Benidorm’s confusing candidates

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SPANISH politics is nothing if not colourful, and one has to admit that next to local government in the UK, the equivalent here in Spain is in entertainment terms like comparing the test card to a Bruce Willis film. One particular fashion here in Spain is for politicians to be voted in on one ticket, only to then dash across the chamber and join the opposition.

Until now the most publicised of these was when the current Mayor of Benidorm, Agustin Navarro, did exactly that by leaving the Partido Popular (Tories) to move in with the PSOE (Labour). He has been the subject of predictable vitriol from his former party ever since, and on a moral level at least this turncoat behaviour can perhaps be condemned as it is not a matter of politics but simple loyalty that is being brought into question. This is the case in whichever direction the defector is travelling.

Matters became so bad here that an accord was reached in 1999 between the mains parties were they agreed not to accept politicians who entered this practice. It was becoming hard to keep track of who belonged to which party, as barely a week went by without some defection. Things got incredibly confusing. But again, and predictably, no party has since said “non” to any waverer from the opposition who asked to join them. The incessant defections between the parties make for much bustling and barging as former rivals pass each other on route to sit with their new chums. Some 30 local mayors have hopped the fence in such fashion in recent years.

Things took an even more interesting twist last week when Gema Amor, who was the President of the PP in Benidorm, abruptly got up and left. But rather than adopting the normal practice of crossing the chamber to join the opposition, she confused everyone even more by setting up her own party, calling it the Centro Democratico Liberal, just in time to fight the up and coming elections on May 22. Ms Amor had been with the PP for 18 years and the split is the largest ever in the party in the Valencia region.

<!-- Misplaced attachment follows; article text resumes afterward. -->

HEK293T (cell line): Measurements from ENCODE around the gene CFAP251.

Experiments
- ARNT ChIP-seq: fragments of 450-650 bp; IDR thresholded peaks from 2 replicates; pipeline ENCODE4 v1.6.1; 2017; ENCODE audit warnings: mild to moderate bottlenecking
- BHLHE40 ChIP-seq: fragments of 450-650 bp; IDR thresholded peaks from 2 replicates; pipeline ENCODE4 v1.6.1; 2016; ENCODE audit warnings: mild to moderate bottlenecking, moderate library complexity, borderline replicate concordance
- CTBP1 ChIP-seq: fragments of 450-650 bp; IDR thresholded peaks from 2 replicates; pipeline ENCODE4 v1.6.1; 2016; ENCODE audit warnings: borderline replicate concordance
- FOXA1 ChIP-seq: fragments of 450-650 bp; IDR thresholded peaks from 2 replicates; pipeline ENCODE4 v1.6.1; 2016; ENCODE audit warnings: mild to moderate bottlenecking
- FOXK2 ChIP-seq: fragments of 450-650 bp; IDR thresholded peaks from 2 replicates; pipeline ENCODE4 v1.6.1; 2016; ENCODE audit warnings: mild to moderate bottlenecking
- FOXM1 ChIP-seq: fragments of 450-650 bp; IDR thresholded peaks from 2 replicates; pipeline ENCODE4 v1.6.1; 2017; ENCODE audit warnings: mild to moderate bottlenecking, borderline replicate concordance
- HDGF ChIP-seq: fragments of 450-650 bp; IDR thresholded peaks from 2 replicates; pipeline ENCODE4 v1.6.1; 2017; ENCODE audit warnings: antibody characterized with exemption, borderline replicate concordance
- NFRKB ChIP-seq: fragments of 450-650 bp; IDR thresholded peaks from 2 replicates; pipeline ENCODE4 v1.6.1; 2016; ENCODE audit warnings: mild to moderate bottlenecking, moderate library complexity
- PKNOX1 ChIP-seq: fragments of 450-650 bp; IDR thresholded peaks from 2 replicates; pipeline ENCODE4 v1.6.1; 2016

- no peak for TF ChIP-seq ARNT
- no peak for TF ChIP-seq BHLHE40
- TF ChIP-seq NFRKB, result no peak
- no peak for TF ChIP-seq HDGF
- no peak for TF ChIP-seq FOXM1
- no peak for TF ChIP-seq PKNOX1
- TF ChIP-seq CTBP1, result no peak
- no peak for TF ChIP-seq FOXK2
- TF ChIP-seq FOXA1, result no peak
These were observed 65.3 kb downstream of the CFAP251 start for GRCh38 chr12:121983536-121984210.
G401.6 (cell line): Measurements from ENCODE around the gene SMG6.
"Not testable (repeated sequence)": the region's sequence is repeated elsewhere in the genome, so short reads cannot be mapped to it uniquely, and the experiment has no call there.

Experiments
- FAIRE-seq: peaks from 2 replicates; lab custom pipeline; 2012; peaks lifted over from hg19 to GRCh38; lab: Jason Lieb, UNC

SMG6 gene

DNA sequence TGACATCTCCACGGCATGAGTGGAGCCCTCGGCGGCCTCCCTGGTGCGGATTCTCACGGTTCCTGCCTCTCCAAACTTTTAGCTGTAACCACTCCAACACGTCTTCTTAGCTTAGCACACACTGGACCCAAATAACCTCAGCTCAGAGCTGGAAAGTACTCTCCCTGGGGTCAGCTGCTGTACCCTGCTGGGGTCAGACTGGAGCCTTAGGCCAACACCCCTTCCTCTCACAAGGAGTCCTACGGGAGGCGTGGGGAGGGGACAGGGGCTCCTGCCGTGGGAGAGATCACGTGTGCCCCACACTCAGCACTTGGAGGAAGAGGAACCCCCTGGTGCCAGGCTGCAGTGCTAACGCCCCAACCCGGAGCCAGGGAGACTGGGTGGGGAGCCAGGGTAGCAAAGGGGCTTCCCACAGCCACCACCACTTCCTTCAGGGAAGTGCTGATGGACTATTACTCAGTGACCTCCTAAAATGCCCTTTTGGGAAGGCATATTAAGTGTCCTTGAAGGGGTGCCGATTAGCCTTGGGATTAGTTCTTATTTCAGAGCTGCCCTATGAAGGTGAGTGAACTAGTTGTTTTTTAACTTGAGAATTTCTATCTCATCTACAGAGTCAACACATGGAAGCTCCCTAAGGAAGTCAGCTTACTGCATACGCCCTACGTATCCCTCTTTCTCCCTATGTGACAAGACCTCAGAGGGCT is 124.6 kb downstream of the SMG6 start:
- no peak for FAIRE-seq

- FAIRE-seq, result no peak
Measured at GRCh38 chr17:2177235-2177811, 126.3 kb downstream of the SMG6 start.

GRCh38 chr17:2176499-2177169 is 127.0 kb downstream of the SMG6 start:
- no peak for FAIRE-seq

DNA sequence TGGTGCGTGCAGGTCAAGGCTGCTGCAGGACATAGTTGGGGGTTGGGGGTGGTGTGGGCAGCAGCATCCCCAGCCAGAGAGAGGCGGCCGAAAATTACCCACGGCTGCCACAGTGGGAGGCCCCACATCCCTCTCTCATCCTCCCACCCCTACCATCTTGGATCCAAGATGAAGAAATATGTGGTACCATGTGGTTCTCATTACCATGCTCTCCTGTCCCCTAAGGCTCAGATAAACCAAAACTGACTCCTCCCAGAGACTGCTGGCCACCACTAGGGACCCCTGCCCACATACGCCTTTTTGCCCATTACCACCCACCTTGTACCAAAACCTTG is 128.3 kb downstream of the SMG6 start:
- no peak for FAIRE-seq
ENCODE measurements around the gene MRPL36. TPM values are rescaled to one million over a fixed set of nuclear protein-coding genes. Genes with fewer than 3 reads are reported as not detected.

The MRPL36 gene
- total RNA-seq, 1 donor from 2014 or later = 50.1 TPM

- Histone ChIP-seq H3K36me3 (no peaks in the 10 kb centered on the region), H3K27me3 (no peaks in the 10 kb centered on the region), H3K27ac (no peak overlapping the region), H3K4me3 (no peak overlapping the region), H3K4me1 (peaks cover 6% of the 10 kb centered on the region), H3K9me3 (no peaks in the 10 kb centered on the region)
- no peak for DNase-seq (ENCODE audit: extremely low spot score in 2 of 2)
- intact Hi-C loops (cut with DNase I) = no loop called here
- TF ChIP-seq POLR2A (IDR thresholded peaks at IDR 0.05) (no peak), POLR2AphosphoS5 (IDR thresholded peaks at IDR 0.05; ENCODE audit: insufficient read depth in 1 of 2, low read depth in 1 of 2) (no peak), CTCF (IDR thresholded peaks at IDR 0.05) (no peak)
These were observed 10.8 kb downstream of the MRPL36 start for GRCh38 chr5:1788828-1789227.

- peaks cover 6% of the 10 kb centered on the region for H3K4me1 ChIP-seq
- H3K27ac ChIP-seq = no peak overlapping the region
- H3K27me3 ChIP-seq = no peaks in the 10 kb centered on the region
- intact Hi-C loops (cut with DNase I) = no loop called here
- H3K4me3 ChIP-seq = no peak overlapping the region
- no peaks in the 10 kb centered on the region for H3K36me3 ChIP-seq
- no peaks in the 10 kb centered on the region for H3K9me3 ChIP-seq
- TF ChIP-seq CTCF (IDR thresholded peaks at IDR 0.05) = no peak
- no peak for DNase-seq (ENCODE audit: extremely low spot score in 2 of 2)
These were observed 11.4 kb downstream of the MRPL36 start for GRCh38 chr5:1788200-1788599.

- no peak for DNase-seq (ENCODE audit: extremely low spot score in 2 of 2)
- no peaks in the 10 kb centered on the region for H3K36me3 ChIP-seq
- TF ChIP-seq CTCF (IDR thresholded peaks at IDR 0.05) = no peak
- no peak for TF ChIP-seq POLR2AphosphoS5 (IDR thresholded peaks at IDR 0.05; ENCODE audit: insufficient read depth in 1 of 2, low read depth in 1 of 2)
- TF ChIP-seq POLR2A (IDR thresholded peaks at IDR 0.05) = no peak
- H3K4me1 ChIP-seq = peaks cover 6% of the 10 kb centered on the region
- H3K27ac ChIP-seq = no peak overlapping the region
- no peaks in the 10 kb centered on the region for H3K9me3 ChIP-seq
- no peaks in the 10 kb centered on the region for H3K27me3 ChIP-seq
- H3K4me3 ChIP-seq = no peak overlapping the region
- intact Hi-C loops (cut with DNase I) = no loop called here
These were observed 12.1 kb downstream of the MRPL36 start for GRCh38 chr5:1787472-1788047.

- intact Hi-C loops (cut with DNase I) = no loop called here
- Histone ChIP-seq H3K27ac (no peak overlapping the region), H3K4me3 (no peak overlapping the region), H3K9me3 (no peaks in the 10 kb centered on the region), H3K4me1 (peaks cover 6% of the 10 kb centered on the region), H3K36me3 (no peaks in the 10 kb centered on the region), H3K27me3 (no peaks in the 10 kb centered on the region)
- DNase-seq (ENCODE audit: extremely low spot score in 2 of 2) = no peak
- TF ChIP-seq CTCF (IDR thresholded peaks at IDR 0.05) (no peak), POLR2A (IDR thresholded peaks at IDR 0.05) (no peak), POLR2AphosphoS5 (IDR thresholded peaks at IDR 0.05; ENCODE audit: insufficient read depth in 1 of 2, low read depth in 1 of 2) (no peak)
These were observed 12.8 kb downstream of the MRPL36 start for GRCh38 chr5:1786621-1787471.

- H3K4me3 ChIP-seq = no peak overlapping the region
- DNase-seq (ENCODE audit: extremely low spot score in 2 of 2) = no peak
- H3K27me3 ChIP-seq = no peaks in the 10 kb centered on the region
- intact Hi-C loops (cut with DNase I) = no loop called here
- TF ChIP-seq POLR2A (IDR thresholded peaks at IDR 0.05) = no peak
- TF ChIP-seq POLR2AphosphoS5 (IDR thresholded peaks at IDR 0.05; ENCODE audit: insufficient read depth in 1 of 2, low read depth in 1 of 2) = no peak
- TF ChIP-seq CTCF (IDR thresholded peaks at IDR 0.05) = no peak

Ms Amor left the party 18 months after a motion of no confidence in the town saw the PSOE, with the support of the (another?) PP defector, José Bañuls, see the then PP Mayor, Manuel Pérez Fenoll, removed from power. A similar switch took place back in 1991 when Eduardo Zaplana obtained power from the Socialists, again with the help of a defector. Following?

With the rich language of scorned politicians Gema Amor has now accused her former boss, the PP leader in the Valencia region, Francisco Camps, of ‘Mafioso practices’. Marvellous.

The PP candidate for Mayor on May 22 is once again the recently ousted and still smarting Sr Manuel Pérez Fenoll, who has now described his ex colleague Gema Amor as ‘history’. All great stuff. Why can’t British local elections be as much fun? Birmingham South was never like his.

 

 

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